The 6 soft skills an employer wants to see on your CV

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As a job seeker you are striving to write a CV that ticks all the boxes for an employer. Having fully researched the company and the role, you have tailored your application to perfection and are now just awaiting the phone call or email back to confirm an interview – so what more do I need to do?

Well, unfortunately there are some less-obvious skills that an employer also wants to see on a CV, and they don’t usually appear on the job advert.

So what are these skills, and how can I achieve them? 

Try to imagine how many other candidates may have the exact same skills, qualifications and experience as you, and in some cases may even have more. When faced with so many good applicants, an employer has to delve deeper into a CV to find out if they really do have what it takes to work for their company.

The skills an employer also looks for are called ‘soft’, and there are six core soft skills  that matter to most employers.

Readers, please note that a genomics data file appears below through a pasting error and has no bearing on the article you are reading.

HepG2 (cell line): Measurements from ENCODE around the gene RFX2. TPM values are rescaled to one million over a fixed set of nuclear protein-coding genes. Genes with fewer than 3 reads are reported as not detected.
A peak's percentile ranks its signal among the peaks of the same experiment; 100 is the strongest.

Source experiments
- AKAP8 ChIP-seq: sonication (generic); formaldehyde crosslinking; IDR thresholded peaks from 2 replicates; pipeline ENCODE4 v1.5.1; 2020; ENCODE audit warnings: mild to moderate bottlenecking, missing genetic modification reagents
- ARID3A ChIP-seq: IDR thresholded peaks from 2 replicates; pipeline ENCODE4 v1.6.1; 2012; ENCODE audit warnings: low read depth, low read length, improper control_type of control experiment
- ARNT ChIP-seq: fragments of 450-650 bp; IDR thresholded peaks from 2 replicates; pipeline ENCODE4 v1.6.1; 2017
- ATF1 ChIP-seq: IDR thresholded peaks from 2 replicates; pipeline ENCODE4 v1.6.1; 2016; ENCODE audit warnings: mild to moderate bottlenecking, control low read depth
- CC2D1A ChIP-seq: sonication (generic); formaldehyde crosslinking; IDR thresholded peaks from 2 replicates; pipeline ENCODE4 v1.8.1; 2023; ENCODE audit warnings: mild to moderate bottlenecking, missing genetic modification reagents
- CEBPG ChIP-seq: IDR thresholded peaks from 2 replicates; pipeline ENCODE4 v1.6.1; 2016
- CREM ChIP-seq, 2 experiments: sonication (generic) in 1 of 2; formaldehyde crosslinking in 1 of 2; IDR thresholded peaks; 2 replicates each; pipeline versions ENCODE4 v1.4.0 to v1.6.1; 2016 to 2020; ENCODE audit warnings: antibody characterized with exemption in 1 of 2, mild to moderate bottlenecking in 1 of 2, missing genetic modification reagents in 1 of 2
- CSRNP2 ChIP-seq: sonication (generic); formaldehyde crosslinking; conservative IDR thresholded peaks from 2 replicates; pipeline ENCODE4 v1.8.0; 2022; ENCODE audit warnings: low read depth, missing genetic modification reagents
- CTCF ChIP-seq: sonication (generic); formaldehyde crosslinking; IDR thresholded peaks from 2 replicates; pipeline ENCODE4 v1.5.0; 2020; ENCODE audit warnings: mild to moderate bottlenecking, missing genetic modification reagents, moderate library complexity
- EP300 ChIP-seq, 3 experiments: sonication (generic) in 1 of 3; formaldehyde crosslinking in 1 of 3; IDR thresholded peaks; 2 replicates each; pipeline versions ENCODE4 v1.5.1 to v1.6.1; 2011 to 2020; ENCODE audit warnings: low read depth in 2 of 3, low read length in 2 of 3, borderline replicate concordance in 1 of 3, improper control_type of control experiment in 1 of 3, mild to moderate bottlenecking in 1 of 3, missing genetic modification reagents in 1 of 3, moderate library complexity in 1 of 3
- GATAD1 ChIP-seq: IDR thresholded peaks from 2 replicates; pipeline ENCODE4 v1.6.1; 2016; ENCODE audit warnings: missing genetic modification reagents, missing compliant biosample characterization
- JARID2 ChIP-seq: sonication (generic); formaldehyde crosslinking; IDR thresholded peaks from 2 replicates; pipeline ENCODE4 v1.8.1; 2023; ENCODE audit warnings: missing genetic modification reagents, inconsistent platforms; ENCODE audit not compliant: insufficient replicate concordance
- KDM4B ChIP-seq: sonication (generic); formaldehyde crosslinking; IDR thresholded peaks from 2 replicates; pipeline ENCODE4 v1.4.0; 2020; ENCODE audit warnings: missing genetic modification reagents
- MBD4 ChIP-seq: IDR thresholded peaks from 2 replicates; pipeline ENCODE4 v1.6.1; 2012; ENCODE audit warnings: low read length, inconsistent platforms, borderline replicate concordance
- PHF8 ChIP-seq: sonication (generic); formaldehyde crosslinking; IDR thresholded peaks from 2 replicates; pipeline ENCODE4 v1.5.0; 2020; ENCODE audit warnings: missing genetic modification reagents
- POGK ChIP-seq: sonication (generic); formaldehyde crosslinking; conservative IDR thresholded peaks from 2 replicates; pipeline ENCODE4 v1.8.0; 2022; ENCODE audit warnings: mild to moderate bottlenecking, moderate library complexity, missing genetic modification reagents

What is a soft skill? 

According to ‘Child Trends‘,

“Soft skills refer to a broad set of skills, competencies, behaviors, attitudes, and personal qualities that enable people to effectively navigate their environment, work well with others, perform well, and achieve their goals. These skills are broadly applicable and complement other skills such as technical, vocational, and academic skills.”

A soft skill differs from a ‘hard’ or specific skill that relates directly to completing certain tasks. Here is a list of hard skills so you can see the difference –

  • Speaking another language
  • Typing speed
  • Operating machinery